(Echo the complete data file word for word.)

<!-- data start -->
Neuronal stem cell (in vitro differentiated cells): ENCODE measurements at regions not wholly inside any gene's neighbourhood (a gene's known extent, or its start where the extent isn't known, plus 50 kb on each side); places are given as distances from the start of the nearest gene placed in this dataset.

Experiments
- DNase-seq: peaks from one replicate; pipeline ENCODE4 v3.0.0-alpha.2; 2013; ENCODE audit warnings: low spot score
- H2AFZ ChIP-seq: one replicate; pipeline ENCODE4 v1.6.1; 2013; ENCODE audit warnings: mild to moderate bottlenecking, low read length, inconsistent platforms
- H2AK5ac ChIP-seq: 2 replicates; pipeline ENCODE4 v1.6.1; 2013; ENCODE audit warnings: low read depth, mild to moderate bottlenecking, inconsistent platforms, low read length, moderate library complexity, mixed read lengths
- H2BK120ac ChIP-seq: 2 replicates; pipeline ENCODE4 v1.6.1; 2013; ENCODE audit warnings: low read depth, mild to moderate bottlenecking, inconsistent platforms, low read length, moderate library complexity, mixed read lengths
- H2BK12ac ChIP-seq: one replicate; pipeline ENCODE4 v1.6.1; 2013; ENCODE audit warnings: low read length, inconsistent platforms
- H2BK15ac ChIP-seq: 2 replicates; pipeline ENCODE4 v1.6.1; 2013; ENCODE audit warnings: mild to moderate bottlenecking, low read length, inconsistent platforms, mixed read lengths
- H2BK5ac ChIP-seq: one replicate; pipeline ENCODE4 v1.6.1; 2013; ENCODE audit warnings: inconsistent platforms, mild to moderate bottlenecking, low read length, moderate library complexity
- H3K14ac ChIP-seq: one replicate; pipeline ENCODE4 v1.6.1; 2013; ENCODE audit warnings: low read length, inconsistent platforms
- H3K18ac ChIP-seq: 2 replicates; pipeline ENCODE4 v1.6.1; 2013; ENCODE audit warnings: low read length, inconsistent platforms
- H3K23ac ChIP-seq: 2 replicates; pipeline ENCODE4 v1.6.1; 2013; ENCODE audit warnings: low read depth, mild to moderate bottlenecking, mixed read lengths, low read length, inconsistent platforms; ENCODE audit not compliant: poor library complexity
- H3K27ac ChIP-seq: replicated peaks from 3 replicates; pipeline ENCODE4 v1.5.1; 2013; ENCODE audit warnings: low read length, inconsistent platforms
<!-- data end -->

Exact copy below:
Neuronal stem cell (in vitro differentiated cells): ENCODE measurements at regions not wholly inside any gene's neighbourhood (a gene's known extent, or its start where the extent isn't known, plus 50 kb on each side); places are given as distances from the start of the nearest gene placed in this dataset.

Experiments
- DNase-seq: peaks from one replicate; pipeline ENCODE4 v3.0.0-alpha.2; 2013; ENCODE audit warnings: low spot score
- H2AFZ ChIP-seq: one replicate; pipeline ENCODE4 v1.6.1; 2013; ENCODE audit warnings: mild to moderate bottlenecking, low read length, inconsistent platforms
- H2AK5ac ChIP-seq: 2 replicates; pipeline ENCODE4 v1.6.1; 2013; ENCODE audit warnings: low read depth, mild to moderate bottlenecking, inconsistent platforms, low read length, moderate library complexity, mixed read lengths
- H2BK120ac ChIP-seq: 2 replicates; pipeline ENCODE4 v1.6.1; 2013; ENCODE audit warnings: low read depth, mild to moderate bottlenecking, inconsistent platforms, low read length, moderate library complexity, mixed read lengths
- H2BK12ac ChIP-seq: one replicate; pipeline ENCODE4 v1.6.1; 2013; ENCODE audit warnings: low read length, inconsistent platforms
- H2BK15ac ChIP-seq: 2 replicates; pipeline ENCODE4 v1.6.1; 2013; ENCODE audit warnings: mild to moderate bottlenecking, low read length, inconsistent platforms, mixed read lengths
- H2BK5ac ChIP-seq: one replicate; pipeline ENCODE4 v1.6.1; 2013; ENCODE audit warnings: inconsistent platforms, mild to moderate bottlenecking, low read length, moderate library complexity
- H3K14ac ChIP-seq: one replicate; pipeline ENCODE4 v1.6.1; 2013; ENCODE audit warnings: low read length, inconsistent platforms
- H3K18ac ChIP-seq: 2 replicates; pipeline ENCODE4 v1.6.1; 2013; ENCODE audit warnings: low read length, inconsistent platforms
- H3K23ac ChIP-seq: 2 replicates; pipeline ENCODE4 v1.6.1; 2013; ENCODE audit warnings: low read depth, mild to moderate bottlenecking, mixed read lengths, low read length, inconsistent platforms; ENCODE audit not compliant: poor library complexity
- H3K27ac ChIP-seq: replicated peaks from 3 replicates; pipeline ENCODE4 v1.5.1; 2013; ENCODE audit warnings: low read length, inconsistent platforms